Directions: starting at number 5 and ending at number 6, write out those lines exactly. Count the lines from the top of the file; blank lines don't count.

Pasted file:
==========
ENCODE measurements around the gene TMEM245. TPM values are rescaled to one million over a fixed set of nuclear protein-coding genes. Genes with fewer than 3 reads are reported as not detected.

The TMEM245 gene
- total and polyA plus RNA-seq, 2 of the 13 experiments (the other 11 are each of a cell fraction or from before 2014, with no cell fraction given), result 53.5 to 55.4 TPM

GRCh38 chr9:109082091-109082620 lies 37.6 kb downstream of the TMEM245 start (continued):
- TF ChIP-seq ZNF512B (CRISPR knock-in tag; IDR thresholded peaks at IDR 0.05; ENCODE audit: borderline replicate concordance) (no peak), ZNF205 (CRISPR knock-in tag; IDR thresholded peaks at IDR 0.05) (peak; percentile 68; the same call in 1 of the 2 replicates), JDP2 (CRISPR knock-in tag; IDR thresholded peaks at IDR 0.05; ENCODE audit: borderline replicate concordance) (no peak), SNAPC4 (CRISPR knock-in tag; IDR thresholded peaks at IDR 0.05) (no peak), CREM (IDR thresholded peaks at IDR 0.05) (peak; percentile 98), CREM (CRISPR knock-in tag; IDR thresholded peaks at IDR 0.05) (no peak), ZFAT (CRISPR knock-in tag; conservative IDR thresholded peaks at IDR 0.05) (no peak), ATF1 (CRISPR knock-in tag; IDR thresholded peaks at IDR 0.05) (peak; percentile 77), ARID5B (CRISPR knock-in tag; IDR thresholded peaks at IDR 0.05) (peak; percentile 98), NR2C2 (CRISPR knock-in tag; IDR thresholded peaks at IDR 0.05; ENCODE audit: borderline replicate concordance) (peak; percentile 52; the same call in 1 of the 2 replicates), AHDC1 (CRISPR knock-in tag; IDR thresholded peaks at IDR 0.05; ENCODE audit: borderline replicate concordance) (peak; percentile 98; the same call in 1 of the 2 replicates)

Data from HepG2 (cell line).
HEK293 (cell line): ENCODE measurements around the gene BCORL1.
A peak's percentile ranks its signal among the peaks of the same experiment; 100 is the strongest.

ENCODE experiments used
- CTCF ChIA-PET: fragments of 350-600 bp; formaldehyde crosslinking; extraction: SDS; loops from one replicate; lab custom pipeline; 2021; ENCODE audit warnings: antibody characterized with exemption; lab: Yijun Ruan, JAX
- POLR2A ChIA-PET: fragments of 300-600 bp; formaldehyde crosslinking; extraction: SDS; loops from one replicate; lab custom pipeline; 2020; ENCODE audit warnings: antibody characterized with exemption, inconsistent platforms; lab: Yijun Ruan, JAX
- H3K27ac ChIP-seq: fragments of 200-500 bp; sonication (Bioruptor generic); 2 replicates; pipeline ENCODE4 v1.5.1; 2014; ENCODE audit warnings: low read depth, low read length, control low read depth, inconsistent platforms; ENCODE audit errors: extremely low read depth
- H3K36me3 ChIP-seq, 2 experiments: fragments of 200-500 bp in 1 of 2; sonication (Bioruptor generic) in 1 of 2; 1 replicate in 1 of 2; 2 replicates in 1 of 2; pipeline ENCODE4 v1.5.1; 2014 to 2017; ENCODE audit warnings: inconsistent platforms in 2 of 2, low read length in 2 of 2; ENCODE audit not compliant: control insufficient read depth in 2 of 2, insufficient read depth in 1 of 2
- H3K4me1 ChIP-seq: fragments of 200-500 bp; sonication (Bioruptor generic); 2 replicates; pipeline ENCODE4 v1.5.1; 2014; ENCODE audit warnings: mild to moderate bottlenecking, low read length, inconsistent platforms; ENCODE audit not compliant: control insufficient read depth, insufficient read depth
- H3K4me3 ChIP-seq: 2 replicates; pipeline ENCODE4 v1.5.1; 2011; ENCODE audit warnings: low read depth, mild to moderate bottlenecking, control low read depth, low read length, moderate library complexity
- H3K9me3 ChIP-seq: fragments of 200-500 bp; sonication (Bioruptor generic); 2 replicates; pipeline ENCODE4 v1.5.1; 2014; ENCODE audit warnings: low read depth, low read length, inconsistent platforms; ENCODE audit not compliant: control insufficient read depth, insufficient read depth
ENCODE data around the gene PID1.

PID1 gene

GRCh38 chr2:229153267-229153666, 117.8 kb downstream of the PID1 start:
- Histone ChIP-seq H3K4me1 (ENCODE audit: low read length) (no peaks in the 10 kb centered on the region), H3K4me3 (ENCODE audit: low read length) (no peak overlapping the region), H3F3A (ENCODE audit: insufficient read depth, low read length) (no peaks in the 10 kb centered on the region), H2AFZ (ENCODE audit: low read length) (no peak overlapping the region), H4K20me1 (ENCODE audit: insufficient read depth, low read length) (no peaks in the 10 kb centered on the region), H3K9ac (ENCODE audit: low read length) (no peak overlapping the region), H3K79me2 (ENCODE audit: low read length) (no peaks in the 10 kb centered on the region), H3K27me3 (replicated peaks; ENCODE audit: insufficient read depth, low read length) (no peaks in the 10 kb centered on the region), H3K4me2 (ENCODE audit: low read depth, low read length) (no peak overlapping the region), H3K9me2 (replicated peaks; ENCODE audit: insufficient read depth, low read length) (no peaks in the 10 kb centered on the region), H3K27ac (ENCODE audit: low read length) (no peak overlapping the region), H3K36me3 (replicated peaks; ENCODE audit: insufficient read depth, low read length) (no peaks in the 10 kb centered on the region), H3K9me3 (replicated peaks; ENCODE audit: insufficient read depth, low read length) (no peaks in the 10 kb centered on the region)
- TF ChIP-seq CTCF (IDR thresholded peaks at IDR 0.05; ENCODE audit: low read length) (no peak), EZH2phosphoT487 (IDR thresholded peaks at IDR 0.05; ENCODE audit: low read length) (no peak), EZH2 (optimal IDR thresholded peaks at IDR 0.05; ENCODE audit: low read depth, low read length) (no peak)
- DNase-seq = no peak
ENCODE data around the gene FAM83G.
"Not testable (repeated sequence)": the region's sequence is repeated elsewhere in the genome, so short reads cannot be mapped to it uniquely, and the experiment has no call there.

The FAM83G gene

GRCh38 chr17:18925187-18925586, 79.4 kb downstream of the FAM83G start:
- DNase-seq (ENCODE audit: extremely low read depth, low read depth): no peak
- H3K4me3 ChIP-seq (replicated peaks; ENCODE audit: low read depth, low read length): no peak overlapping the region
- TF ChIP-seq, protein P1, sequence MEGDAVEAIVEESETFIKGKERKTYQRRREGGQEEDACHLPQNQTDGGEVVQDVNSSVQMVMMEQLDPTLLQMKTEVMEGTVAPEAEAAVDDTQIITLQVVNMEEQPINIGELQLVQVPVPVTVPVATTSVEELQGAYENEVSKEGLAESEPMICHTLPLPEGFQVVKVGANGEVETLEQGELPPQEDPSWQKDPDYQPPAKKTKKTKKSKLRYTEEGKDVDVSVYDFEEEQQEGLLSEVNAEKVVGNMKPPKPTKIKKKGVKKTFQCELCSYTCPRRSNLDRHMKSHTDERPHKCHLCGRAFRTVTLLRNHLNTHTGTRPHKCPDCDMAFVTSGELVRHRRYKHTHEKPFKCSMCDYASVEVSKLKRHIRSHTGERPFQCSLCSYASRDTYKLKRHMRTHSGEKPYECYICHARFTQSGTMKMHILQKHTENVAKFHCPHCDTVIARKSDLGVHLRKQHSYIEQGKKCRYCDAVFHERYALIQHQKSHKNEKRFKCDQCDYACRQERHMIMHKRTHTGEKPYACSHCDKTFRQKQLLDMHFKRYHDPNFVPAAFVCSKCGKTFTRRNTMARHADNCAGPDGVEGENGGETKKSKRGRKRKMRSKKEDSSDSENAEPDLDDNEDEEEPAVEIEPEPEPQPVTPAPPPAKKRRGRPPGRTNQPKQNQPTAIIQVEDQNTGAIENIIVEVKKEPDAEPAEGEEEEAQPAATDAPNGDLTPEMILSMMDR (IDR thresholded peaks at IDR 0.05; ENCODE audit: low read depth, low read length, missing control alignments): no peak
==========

- TF ChIP-seq ZNF512B (CRISPR knock-in tag; IDR thresholded peaks at IDR 0.05; ENCODE audit: borderline replicate concordance) (no peak), ZNF205 (CRISPR knock-in tag; IDR thresholded peaks at IDR 0.05) (peak; percentile 68; the same call in 1 of the 2 replicates), JDP2 (CRISPR knock-in tag; IDR thresholded peaks at IDR 0.05; ENCODE audit: borderline replicate concordance) (no peak), SNAPC4 (CRISPR knock-in tag; IDR thresholded peaks at IDR 0.05) (no peak), CREM (IDR thresholded peaks at IDR 0.05) (peak; percentile 98), CREM (CRISPR knock-in tag; IDR thresholded peaks at IDR 0.05) (no peak), ZFAT (CRISPR knock-in tag; conservative IDR thresholded peaks at IDR 0.05) (no peak), ATF1 (CRISPR knock-in tag; IDR thresholded peaks at IDR 0.05) (peak; percentile 77), ARID5B (CRISPR knock-in tag; IDR thresholded peaks at IDR 0.05) (peak; percentile 98), NR2C2 (CRISPR knock-in tag; IDR thresholded peaks at IDR 0.05; ENCODE audit: borderline replicate concordance) (peak; percentile 52; the same call in 1 of the 2 replicates), AHDC1 (CRISPR knock-in tag; IDR thresholded peaks at IDR 0.05; ENCODE audit: borderline replicate concordance) (peak; percentile 98; the same call in 1 of the 2 replicates)

Data from HepG2 (cell line).